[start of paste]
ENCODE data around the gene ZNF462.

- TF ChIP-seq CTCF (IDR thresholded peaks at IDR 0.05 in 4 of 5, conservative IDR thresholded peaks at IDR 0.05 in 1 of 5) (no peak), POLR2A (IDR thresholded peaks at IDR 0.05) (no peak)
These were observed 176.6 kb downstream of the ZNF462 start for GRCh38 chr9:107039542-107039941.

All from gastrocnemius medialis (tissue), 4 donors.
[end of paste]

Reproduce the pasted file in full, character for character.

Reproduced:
ENCODE data around the gene ZNF462.

- TF ChIP-seq CTCF (IDR thresholded peaks at IDR 0.05 in 4 of 5, conservative IDR thresholded peaks at IDR 0.05 in 1 of 5) (no peak), POLR2A (IDR thresholded peaks at IDR 0.05) (no peak)
These were observed 176.6 kb downstream of the ZNF462 start for GRCh38 chr9:107039542-107039941.

All from gastrocnemius medialis (tissue), 4 donors.